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The Equalizer: December 2022

Welcome to the fifteenth issue of the Equalizer, December 2022!

There are several ways to navigate this newsletter. Each of the links in the List Of Articles will take you to the beginning of that article. You can also use heading navigation to move from article to article. You can also move from the end of an article back to the list of articles using the “Back To Top” link provided. Although heading navigation should work for everyone, one reader has reported not being able to use the links with JAWS and Outlook. How are they working for you? And how did you like this issue, and the various available formats (Braille, Word, Daisy, and audio)? Please send replies to newsletter@blindcanadians.ca, along with your letters to the editor, or any other written submissions you would like us to consider publishing in a future issue.


Your Editorial Committee:

Ryan Fleury

Devon Wilkins

Peter Field

Minette Samaroo

Braille Editor: Diana Brent

Publisher: Marcia Yale

List of Articles

From The President's Residence

Is it December already? Another year gone, with another new one just around the corner!

It was certainly a busy one, with human rights, e-scooter perils and fighting poverty keeping us writing letters and attending meetings.


It was our thirtieth anniversary, and I believe we celebrated it in style with a trivia afternoon/evening, and an afternoon/evening of presentations from influential Canadians ranging from our government's Chief Accessibility Officer to our organization's founders. We even opened our Annual General Meeting with a presentation by the CEO of the World Blind Union, who is also a long-time member of AEBC. However, the celebration was bittersweet, due to the loss back in April of one of the members who had participated in the majority of those thirty years, John Rae. I hope he was watching and that he approved of our efforts.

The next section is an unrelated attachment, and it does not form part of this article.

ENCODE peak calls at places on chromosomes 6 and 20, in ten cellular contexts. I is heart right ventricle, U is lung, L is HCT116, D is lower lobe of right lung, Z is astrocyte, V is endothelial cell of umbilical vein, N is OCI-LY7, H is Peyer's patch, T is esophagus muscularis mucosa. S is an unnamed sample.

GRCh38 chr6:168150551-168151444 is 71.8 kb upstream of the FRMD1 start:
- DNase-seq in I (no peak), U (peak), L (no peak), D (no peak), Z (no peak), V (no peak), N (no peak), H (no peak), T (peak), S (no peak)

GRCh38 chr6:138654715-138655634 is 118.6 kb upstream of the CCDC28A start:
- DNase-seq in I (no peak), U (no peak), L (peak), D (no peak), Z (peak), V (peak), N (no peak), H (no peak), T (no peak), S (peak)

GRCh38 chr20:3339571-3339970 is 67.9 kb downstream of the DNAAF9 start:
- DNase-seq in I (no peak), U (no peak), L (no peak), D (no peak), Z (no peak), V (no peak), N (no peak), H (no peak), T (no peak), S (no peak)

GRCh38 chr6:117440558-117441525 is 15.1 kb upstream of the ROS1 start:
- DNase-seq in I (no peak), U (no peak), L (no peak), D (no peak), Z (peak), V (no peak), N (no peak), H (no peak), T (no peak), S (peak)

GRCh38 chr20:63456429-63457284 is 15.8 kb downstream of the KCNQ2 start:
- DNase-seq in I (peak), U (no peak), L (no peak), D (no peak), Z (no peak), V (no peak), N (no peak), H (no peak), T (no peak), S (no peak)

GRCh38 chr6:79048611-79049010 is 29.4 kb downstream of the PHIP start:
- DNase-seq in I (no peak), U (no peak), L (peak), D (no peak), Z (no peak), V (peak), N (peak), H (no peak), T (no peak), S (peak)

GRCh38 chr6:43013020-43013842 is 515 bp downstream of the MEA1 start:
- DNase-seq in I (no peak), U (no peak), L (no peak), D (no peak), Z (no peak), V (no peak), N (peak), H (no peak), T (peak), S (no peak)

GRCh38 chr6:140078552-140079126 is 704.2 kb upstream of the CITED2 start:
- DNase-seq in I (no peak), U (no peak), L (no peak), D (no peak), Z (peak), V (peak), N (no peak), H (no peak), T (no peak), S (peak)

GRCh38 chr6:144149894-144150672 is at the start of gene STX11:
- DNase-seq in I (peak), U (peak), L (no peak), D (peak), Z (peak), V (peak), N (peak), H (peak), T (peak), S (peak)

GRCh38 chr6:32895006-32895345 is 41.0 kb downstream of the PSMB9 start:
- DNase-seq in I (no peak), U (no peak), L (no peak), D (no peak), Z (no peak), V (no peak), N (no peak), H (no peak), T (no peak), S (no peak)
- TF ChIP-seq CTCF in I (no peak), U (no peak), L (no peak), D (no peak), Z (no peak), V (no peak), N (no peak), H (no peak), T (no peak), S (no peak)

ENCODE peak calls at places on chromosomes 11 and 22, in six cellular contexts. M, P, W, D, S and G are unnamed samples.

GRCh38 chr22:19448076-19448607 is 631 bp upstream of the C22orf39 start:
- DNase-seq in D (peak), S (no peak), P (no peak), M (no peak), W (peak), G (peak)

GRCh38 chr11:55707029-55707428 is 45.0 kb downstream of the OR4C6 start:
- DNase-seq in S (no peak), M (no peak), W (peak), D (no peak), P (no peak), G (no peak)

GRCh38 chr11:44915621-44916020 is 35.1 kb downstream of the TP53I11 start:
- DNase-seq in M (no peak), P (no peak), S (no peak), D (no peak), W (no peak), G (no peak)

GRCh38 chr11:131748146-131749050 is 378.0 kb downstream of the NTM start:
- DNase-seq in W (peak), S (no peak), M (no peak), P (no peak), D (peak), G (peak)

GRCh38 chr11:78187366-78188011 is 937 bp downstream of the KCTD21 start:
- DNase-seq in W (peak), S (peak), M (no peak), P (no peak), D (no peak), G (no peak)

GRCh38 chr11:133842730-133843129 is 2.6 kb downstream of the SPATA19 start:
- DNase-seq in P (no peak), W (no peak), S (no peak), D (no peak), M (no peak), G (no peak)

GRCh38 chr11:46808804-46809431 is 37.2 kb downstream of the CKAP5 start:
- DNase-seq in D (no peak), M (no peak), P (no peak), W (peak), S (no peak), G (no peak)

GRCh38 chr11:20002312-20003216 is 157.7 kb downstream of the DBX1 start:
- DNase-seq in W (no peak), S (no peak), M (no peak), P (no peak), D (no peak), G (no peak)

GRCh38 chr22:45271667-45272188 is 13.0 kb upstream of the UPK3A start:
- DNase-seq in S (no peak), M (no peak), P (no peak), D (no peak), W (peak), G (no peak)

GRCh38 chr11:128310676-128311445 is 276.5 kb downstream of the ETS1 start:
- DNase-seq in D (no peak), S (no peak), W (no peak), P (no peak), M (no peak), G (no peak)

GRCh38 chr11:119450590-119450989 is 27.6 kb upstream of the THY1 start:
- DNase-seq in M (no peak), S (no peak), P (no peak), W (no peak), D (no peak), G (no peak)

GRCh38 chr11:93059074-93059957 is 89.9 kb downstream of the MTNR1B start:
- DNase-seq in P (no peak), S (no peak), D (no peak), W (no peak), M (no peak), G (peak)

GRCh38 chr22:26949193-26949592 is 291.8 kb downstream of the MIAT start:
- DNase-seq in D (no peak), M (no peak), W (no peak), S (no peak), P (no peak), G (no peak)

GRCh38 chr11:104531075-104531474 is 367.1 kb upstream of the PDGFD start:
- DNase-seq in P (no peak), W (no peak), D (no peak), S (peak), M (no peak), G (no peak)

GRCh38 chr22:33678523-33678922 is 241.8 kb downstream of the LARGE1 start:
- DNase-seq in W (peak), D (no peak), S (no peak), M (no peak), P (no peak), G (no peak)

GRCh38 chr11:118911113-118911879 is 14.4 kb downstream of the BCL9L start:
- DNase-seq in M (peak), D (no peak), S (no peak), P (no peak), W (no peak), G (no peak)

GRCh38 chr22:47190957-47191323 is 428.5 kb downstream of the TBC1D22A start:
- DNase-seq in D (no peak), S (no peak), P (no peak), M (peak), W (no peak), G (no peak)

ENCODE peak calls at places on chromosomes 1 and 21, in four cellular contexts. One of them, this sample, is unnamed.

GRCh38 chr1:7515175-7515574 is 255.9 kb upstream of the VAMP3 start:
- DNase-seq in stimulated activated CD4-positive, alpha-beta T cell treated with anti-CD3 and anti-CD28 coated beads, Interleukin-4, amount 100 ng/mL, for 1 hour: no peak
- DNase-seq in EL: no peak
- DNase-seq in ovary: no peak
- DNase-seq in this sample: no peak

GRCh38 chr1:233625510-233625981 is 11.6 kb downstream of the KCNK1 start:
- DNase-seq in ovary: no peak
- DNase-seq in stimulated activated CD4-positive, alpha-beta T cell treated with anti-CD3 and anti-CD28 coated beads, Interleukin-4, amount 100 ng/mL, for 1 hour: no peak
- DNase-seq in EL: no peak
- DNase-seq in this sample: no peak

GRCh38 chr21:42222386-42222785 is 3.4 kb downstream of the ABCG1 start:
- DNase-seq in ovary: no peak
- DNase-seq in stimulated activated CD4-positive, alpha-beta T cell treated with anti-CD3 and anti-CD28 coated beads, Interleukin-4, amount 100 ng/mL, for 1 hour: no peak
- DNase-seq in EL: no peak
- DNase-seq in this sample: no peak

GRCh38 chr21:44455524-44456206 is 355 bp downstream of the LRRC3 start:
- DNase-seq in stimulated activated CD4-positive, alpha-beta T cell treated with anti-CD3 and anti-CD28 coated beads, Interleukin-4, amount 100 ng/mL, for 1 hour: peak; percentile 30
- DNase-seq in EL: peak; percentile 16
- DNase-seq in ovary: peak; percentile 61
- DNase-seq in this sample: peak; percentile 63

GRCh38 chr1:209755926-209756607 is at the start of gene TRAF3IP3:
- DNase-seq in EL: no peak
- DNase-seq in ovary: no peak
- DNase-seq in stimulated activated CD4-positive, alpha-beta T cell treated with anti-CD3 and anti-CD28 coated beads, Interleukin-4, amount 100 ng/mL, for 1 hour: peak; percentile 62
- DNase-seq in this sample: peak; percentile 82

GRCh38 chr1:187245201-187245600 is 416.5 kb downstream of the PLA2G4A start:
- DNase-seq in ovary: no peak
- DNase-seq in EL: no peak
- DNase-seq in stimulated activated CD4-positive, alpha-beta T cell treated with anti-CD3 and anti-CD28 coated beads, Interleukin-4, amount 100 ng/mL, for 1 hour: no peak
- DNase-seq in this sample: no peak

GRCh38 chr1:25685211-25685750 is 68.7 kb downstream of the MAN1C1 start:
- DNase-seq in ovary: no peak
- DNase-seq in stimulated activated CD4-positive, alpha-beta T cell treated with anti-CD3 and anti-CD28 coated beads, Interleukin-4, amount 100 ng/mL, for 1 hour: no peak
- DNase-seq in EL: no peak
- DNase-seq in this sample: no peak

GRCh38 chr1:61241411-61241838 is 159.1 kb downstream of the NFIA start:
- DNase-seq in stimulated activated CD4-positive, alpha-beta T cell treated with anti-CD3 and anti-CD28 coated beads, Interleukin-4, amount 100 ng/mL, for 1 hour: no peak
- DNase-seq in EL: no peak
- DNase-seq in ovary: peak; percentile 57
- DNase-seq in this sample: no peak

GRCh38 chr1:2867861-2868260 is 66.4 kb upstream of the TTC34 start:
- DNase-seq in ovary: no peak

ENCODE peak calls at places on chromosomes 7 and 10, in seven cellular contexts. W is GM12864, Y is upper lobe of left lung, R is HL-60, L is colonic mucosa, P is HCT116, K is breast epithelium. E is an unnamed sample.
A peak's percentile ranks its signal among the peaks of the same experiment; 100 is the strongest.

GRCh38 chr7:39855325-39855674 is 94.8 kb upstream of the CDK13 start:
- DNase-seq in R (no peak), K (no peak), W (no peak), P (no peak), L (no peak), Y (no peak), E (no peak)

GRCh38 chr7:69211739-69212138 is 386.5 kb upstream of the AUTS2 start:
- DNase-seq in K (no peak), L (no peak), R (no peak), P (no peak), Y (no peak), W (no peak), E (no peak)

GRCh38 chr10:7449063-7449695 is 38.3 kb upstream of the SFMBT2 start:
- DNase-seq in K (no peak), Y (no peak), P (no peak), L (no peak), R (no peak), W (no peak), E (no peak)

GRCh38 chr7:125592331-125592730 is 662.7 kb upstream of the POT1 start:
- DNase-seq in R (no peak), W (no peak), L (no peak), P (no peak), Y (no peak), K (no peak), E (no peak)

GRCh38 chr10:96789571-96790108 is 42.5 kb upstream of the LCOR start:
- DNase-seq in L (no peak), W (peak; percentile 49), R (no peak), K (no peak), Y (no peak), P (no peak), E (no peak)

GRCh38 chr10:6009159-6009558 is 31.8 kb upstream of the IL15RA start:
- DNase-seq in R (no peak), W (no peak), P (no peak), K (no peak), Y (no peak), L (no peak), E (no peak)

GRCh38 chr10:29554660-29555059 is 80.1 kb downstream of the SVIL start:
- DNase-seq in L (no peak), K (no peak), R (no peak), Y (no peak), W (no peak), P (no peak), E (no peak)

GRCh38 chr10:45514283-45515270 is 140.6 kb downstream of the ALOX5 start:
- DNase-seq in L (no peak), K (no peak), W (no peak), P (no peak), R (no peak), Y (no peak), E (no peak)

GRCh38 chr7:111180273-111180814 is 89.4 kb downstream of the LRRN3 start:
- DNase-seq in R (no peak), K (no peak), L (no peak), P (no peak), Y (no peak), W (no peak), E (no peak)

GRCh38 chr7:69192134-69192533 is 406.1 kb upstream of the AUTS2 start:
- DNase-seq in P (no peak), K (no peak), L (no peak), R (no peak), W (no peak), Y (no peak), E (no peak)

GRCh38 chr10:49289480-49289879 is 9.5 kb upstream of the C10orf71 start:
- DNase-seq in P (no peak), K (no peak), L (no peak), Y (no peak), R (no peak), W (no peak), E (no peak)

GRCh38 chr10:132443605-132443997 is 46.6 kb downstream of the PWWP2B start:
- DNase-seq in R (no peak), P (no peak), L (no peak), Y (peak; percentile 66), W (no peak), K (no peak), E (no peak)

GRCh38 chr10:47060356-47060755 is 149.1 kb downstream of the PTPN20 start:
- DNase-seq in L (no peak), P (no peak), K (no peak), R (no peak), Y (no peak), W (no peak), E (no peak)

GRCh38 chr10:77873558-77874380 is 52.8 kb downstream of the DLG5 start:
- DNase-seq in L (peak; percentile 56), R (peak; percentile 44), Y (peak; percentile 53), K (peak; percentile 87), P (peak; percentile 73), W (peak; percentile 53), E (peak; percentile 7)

At that AGM, we welcomed three new members to the National Board — Diana Brent as Second Vice-President, Peg Mercer as Treasurer and Ryan Fleury as Director — and we said fond farewells to Minette Samaroo (off to make her name at York University), Peter Field (who is off to try to find more hours in a day), and Hilton Schwartz (who will still be helping us to think outside the box).

Looking ahead to the beginning of our next thirty years, there is a lot of work to be done and I know we will find something for everyone to sink their teeth into! Before we get back to work, though, let's take some time to enjoy the holidays with family and friends. Good times will regenerate our personal energy so we can move forward personally and organizationally.


Wishing everyone a wonderful holiday season!

Marcia Yale, National President


News from our chapters


BC Affiliate


Seasons Greetings from the BC Affiliate:

Already a few days into December, a perfect time to reflect on what we have accomplished throughout the year. Our Annual General Meeting was held November 12, 2022, and I am delighted to report there were 23 of us in attendance. Many of us took the opportunity to meet in person, as well as several members who joined us via Zoom. It was sure nice to see some of the folks we hadn’t made contact with other than on the phone for so long and to end the day, 20 of us gathered for dinner afterwards. At this meeting we elected the following executive, to which we welcome two new members:


Vice-President Louise Johnson,

Secretary Mary Brunner,

Treasurer Peg Mercer,

Directors Cathy Stuckenberg, Rob Ponto, Lisa Lawson and Sue McAndrew.